Kd.1.5.14 Told is the Talk on Brahmā’s Entreaty.

Footnotes and references:

1.

For the Great Hesitation, cf. SN.i.136, DN.ii.36, MN.i.167, and see KS.i.171, Dialogues of the Buddha ii.29f. and Further Dialogues of the Buddha i.118 for notes. See also Mrs. Rhys Davids, Manual of Buddhism, p.73ff.

2.

Quoted at Bv-a.9.

3.

ālaya, what is clung to, “habit.” But Vin-a.961 = MN-a.ii.174 explain by the five strands of sense-pleasure.

4.

sududdasa, as at Dhp.36.

5.

Cf. Snp.764.

6.

paṭisotagāmin, against the stream up to the source (nibbāna), not with the stream, for that leads to dangerous whirlpools and waves in a pool (here in an unfavourable sense) lower down. Vin-a.962 says that paṭisota is called nibbāna. A stream can be a River of Life or a River of Death, according as to whether one goes against the current, striving with hands and feet, or with the current. Cf. Lamotte, Vol. I, p.59, n.1.

7.

This translation follows that at Dialogues of the Buddha ii.30, with the important exception that paṭisotagāmin is not “against the stream of common thought.” Verse also found at MN.i.168, DN.ii.38, SN.i.136; Mahāvastu iii.314, Lalitavistara, edited Lefmann, p.397.

8.

appossukkatā, indifference, “rest quiet” (Further Dialogues of the Buddha, i.118), “to be averse from exertion” (KS.i.173), “to remain quiet” (Vinaya Texts, i.85).

9.

A Great Brahmā.

10.

vata bho.

11.

Quoted Bv-a.10.

12.

For this paragraph and the beginning of the next, see AN.ii.21,

13.

Quoted Bv-a.10. See Mrs. Rhys Davids, Dialogues of the Buddha ii, 2nd edition, Preface, xii. Also her Note to Gotama the Man (added in 1938) where she says, “The only rational translation (of aññātāro bhavissanti) is that ‘they who come to know (i.e. the dhamma you should teach), will come to be, will become, that is will grow. Thus rendered the last clause balances the opposed clause, that men are in a decline.”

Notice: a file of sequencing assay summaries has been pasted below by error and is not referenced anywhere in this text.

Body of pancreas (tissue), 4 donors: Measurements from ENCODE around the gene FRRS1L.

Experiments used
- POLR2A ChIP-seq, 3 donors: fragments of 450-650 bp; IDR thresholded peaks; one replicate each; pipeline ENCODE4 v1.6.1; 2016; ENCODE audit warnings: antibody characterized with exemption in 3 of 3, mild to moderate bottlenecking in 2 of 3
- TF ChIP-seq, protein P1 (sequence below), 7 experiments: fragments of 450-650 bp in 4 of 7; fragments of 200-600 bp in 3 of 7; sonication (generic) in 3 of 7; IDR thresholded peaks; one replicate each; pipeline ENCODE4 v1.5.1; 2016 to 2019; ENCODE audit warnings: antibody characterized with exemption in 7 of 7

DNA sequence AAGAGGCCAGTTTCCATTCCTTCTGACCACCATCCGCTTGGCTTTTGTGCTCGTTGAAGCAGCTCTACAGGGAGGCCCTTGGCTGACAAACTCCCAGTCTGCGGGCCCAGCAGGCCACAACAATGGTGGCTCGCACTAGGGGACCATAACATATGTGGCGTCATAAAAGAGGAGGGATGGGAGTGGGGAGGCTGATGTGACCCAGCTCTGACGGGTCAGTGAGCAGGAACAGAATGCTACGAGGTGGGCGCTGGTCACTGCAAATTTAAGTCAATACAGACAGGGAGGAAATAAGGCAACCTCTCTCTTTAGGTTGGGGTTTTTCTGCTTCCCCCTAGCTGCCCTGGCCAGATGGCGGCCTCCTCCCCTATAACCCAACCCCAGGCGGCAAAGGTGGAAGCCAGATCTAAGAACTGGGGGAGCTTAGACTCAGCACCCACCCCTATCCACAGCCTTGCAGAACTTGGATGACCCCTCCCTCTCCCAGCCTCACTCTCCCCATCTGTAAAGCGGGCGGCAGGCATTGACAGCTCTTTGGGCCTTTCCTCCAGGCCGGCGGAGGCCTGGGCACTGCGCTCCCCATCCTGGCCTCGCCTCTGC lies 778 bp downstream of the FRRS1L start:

14.

As at MN.i.168, SN.i.137; quoted Bv-a.10. For references to parallel Sanskrit, Chinese and Tibetan Texts, see Lamotte, Traité de la Grande Veriu de Sagesse, vol.1, p.57, n.1.

15.

To end of this verse = Snp.384.

16.

dhammamaya pāsāda; cf. paññāpāsāda at Dhp.28.

17.

Second part of verses taken from Mrs. Rhys Davids, Manual of Buddhism, p.82. The Dīgha version omits the first four lines. Last four lines at SN.i.234.

18.

paralokavajjabhayadassāvino, Vin-a.963 saying that these are those who see by fear (bhayato) the world(s) beyond and sin.

19.

Cf. DN.i.75, MN.iii.93, SN.i.138.

20.

Vin-a.963 calls this “the noble Way”, ariyamagga. The “quest” in folklore and in the great religious traditions alike is for immortality, the undying. Early Buddhism is in line with these traditions.

21.

saddhā must refer to their (own, Vin-a.963) present wrong beliefs.

22.

Verse also at DN.ii.39, MN.i.169, SN.i.138; and cf. Mahāvastu iii.319; Lalitavistara, p.400. See discussion on some of the expressions found in theverse by Lamotte, vol.1, p.60, n.1.

23.

From the beginning of the verses to here is quoted at Bv-a.18.

24.

tatth’ eva can mean “as before”; if it does so here, it would mean by the same method of vanishing from the Brahma-world as in Kd.1.5.5above.